Class 03

Class 03 – Topics
Presenting content on the Web
What is Information Architecture?
Site maps
In-class: Please bring a print-out of your work to class. We will look at homepage re-designs from last week.
Assignment: Create a wireframe of the home page (Section A) and the Who We Are (Section B) using the sitemap and content outline for Monday May Design. You can use the wireframe template for Illustrator discussed in class.

Reading for next week:
Understanding Discovery, Determining Overall Goals, Preparing A Communication Brief, Creating a Project Plan (pages 60-67) from Web ReDesign 2.0
Setting the Budget, Creating Schedules, Assigning Your Project Team, Setting Up Staging Areas, Planning for user Testing, Kicking off the Project (pages 67-85) from Web ReDesign 2.0

Questions to discuss next week (please come prepared):
Download the Communication Brief Worksheet and come prepared to discuss.
Name a few examples of “overall goals” for the web site design or re-design.
What does a Project Plan consist of?

Give examples of good documentation practices for a project.
Download and review the two estimating methods by Task and by Team and come prepared to discuss.
Download and review the budgeting time tracker and come prepared to discuss.
When is an Additional Charge Form used? (oftentimes referred to as Change Order)
What are the two ways to approach the Scheduling task?
What is the difference between a Visual Designer and an Information Designer?
What is a “staging area?”
What is included in the agenda of a “kick off” meeting?

Reading completed for this week’s discussion:
Analyzing Your Competition (pages 59, 259-276) from Web ReDesign 2.0

Questions to discuss:
What are the differences between a Formal and an Informal Industry Analysis?
Name a few of the features you might look for when you are doing a Competitive Analysis.
What are the three main areas for rating when evaluating for a Competitive Analysis?

What is Information Architecture?

Defining Information Architecture (from the IA Institute)

They define information architecture as:

  • The structural design of shared information environments.
  • The art and science of organizing and labeling web sites, intranets, online communities and software to support usability and findability.
  • An emerging community of practice focused on bringing principles of design and architecture to the digital landscape.

Are these definitions definitive? Absolutely not. The craft is new and still taking shape. It’s clear on the center but fuzzy at the boundaries. This inherent ambiguity challenges us to think deeply and seek diverse perspectives.

Below material about Information Architecture from Web Information Architecture Deliverables and Diagrams.

Web Information Architecture Examples
1. Content Inventory (aka Content Survey, Audit)

A content inventory is intended to provide a consolidated snapshot of all the major sections, pages, and content on a Web site. This would include text, graphics, and multimedia. Some even go as far as to break content down into individual pieces or paragraphs of content. Sometimes a content inventory is performed on content that is not yet part of a Web site. This would be helpful for an organization that is collecting content to be placed on a new Web site. Card sorting would be helpful for organizing content in this situation.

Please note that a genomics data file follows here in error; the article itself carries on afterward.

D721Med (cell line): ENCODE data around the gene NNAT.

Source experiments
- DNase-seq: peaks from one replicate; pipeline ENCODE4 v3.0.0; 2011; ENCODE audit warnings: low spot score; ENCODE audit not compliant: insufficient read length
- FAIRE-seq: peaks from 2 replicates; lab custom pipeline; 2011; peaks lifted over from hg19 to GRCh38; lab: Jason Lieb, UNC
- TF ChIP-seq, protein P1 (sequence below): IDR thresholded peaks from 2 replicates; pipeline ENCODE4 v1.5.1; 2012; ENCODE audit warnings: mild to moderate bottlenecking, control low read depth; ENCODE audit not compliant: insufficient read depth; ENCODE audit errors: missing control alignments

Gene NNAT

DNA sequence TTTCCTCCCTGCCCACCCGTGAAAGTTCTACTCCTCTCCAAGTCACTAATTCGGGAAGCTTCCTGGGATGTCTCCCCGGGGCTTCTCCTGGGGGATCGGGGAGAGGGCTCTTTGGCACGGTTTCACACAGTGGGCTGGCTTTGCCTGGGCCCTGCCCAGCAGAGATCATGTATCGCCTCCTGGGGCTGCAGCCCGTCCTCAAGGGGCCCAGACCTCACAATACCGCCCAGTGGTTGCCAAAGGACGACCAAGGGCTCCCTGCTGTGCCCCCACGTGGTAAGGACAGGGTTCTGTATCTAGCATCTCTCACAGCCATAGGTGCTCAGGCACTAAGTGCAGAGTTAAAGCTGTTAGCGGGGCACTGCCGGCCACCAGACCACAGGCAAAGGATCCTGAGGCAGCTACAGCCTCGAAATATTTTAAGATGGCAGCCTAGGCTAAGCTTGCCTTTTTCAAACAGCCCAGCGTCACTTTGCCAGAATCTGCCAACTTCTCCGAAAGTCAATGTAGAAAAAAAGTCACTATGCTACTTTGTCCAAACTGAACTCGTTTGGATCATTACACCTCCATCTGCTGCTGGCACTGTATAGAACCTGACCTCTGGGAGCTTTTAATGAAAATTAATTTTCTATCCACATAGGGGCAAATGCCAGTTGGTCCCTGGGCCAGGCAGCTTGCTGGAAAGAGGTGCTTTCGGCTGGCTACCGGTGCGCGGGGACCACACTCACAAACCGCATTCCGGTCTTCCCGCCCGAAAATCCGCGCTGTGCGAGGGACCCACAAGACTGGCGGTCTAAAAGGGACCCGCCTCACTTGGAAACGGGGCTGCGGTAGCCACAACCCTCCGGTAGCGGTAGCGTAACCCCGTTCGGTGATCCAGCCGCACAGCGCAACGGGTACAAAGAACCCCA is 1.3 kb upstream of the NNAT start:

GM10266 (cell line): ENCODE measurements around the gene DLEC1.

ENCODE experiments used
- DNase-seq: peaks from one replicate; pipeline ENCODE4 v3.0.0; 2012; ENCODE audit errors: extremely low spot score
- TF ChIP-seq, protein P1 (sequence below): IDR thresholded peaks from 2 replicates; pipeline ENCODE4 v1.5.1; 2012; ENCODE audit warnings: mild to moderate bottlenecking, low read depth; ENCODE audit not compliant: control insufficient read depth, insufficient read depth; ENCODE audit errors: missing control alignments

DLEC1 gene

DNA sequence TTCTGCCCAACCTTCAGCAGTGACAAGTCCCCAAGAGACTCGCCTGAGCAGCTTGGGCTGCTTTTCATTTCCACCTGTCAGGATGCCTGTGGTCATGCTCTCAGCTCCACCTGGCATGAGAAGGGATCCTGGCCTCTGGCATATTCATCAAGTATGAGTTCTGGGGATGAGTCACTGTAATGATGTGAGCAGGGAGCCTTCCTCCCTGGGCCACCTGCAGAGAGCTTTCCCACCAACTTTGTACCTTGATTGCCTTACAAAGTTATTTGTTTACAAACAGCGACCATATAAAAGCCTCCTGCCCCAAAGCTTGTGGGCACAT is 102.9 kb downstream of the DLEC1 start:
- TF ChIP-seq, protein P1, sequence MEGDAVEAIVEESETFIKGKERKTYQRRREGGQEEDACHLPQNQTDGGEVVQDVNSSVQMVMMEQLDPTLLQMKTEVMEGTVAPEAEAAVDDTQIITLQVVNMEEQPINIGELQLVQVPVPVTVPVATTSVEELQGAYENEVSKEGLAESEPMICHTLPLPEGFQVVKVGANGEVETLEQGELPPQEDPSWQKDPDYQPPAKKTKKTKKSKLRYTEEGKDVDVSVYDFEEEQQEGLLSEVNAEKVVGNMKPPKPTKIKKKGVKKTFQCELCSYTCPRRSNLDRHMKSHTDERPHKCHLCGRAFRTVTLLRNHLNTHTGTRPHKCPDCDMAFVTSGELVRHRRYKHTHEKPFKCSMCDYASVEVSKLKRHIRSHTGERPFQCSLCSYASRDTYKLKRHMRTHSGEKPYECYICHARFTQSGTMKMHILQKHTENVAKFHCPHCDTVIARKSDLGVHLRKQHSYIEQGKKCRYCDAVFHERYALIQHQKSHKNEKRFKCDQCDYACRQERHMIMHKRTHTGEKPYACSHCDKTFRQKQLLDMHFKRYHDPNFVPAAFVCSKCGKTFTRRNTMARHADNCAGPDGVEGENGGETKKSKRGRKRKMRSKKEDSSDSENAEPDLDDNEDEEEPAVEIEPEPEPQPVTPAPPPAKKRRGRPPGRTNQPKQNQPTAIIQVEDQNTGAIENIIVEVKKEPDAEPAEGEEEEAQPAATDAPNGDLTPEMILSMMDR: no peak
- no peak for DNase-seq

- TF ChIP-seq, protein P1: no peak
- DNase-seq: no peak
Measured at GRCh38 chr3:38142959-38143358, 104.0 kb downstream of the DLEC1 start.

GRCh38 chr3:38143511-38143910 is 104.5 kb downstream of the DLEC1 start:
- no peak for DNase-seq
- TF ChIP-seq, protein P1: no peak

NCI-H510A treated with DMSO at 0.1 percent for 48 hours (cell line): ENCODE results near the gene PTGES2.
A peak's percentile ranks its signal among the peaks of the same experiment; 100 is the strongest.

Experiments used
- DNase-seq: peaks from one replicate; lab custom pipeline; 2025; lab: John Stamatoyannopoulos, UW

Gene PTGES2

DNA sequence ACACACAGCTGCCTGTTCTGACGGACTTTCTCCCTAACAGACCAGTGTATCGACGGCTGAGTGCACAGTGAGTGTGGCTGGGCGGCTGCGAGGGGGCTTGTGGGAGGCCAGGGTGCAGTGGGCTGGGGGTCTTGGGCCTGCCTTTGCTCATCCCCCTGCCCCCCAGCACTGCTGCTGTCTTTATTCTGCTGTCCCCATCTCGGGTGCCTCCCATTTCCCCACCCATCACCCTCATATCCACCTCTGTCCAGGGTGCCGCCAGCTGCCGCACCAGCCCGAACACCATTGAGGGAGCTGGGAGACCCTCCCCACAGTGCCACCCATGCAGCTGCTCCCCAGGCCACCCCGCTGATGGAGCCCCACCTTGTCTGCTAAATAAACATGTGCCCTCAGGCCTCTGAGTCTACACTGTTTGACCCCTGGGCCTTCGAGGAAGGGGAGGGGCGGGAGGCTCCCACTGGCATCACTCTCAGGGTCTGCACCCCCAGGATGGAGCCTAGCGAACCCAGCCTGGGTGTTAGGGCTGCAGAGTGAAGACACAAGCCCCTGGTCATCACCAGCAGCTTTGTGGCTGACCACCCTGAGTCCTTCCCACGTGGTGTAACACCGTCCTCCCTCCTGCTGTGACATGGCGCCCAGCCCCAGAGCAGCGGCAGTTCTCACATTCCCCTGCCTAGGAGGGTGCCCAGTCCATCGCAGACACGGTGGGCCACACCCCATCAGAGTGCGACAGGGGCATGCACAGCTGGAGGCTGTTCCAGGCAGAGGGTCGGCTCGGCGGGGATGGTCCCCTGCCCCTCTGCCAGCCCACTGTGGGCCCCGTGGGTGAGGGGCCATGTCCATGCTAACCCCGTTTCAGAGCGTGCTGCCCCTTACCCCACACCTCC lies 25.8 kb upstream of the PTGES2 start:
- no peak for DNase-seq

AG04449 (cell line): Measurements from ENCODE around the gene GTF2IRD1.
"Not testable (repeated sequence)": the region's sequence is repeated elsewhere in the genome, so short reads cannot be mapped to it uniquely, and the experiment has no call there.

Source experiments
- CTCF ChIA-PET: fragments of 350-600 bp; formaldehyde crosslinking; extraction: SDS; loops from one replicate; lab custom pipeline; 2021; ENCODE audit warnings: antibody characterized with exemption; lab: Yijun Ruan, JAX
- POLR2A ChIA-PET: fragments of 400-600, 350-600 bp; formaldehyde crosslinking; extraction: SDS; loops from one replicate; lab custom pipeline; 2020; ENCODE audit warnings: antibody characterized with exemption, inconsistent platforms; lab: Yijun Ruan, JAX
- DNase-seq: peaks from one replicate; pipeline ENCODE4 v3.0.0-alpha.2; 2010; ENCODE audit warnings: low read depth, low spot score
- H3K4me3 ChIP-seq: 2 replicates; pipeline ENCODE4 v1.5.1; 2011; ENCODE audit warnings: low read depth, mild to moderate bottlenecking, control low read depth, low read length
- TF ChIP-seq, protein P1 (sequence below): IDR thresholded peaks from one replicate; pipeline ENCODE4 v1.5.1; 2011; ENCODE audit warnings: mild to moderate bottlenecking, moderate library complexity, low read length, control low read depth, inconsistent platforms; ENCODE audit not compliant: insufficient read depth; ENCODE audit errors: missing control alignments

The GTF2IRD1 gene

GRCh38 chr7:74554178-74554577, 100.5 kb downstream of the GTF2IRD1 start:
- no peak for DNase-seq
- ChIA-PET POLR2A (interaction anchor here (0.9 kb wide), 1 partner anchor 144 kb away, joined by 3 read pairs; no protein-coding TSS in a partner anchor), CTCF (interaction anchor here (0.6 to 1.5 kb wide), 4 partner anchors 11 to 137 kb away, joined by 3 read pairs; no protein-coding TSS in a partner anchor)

Here a a couple examples of Web content inventory variations.

Survey – A high level review of a site’s main sections and pages. It enables you to develop an understanding of the general site scope and major chunks of content.

Detailed Audit – this is a comprehensive inventory of every page on a site. This inventory will list every page’s filename, title, URL, and possibly its file type and a description. It’s also helpful to assign a unique page ID that will correspond to the pages location on the Site Map.

Content Map – This simply entails laying out the site content in a graphical format. If you’re performing a content inventory on a current site, then an effective site map might nullify the need for a content map.

Sample content inventory (pdf)
Read more about content inventories for the Web

2. User Profile (aka Personas)

A user profile or persona is a realistic (but likely fictional) example of a target audience member. The profile commonly takes the form of a one page piece that lists the user’s name, occupation, education, demographic characteristics, computer/web experience, and site goals or likely tasks. A stock photography picture is usually used to give a face to the profile.

These profiles can be extremely useful in keeping the web team focused on the user’s needs. These may not be necessary for usability experts, designers, or information architects, all of whom should have a firm grasp of user-centric design. But they can be beneficial for project managers, programmers, and clients. When making decisions it’s helpful to be able to say “John B. really would have trouble with this,” or “Adding this link here would really make life easier for Sharon.” User profiles also help to reinforce the importance of an Information Architect. It is a deliverable that documents the establishment of target audiences, a process that might have taken a considerable amount of effort and research.

Read more about user profiles for the Web

3. Use Case (aka User Scenario, Task Analysis, User Flow)

Use cases are narratives that describe how a user might use a system or site. A use case illustrates a sequence of events that an actor (external agent) might go through in order to accomplish their goal. A use case is similar to a process flow.

Essential Use Case – Narratives that remain relatively independent of a specific technology or implementation.

Real Use Case – Narratives that incorporate the current technology and/or site design. This is basically the same thing as a Process Flow.

Sample use case (pdf)
Read more about use cases for the Web

4. Sitemap (aka Site Map, Site Hierarchy Map, Site Diagram, Blueprint, Web Map)